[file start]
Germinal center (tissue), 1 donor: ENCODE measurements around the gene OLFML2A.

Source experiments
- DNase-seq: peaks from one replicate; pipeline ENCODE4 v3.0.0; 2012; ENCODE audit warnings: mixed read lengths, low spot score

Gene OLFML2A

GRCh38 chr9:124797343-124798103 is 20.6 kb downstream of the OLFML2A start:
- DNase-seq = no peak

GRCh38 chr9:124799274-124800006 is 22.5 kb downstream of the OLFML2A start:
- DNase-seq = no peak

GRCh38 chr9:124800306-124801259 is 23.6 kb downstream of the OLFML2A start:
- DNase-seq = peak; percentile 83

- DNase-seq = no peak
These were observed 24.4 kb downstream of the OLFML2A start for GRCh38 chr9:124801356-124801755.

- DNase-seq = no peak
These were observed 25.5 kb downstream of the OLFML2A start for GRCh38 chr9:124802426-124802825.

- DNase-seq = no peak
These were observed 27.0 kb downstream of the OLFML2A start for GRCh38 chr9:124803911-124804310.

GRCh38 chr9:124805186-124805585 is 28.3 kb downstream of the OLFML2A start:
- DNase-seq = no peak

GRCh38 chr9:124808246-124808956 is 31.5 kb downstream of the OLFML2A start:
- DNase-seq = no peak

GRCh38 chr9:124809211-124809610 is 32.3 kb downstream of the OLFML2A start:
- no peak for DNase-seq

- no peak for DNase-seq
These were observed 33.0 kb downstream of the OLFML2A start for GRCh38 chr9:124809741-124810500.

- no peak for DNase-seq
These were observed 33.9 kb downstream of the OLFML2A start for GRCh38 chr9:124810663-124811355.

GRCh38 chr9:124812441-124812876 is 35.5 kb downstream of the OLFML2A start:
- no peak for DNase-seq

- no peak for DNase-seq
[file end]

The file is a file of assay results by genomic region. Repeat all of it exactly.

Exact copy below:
Germinal center (tissue), 1 donor: ENCODE measurements around the gene OLFML2A.

Source experiments
- DNase-seq: peaks from one replicate; pipeline ENCODE4 v3.0.0; 2012; ENCODE audit warnings: mixed read lengths, low spot score

Gene OLFML2A

GRCh38 chr9:124797343-124798103 is 20.6 kb downstream of the OLFML2A start:
- DNase-seq = no peak

GRCh38 chr9:124799274-124800006 is 22.5 kb downstream of the OLFML2A start:
- DNase-seq = no peak

GRCh38 chr9:124800306-124801259 is 23.6 kb downstream of the OLFML2A start:
- DNase-seq = peak; percentile 83

- DNase-seq = no peak
These were observed 24.4 kb downstream of the OLFML2A start for GRCh38 chr9:124801356-124801755.

- DNase-seq = no peak
These were observed 25.5 kb downstream of the OLFML2A start for GRCh38 chr9:124802426-124802825.

- DNase-seq = no peak
These were observed 27.0 kb downstream of the OLFML2A start for GRCh38 chr9:124803911-124804310.

GRCh38 chr9:124805186-124805585 is 28.3 kb downstream of the OLFML2A start:
- DNase-seq = no peak

GRCh38 chr9:124808246-124808956 is 31.5 kb downstream of the OLFML2A start:
- DNase-seq = no peak

GRCh38 chr9:124809211-124809610 is 32.3 kb downstream of the OLFML2A start:
- no peak for DNase-seq

- no peak for DNase-seq
These were observed 33.0 kb downstream of the OLFML2A start for GRCh38 chr9:124809741-124810500.

- no peak for DNase-seq
These were observed 33.9 kb downstream of the OLFML2A start for GRCh38 chr9:124810663-124811355.

GRCh38 chr9:124812441-124812876 is 35.5 kb downstream of the OLFML2A start:
- no peak for DNase-seq

- no peak for DNase-seq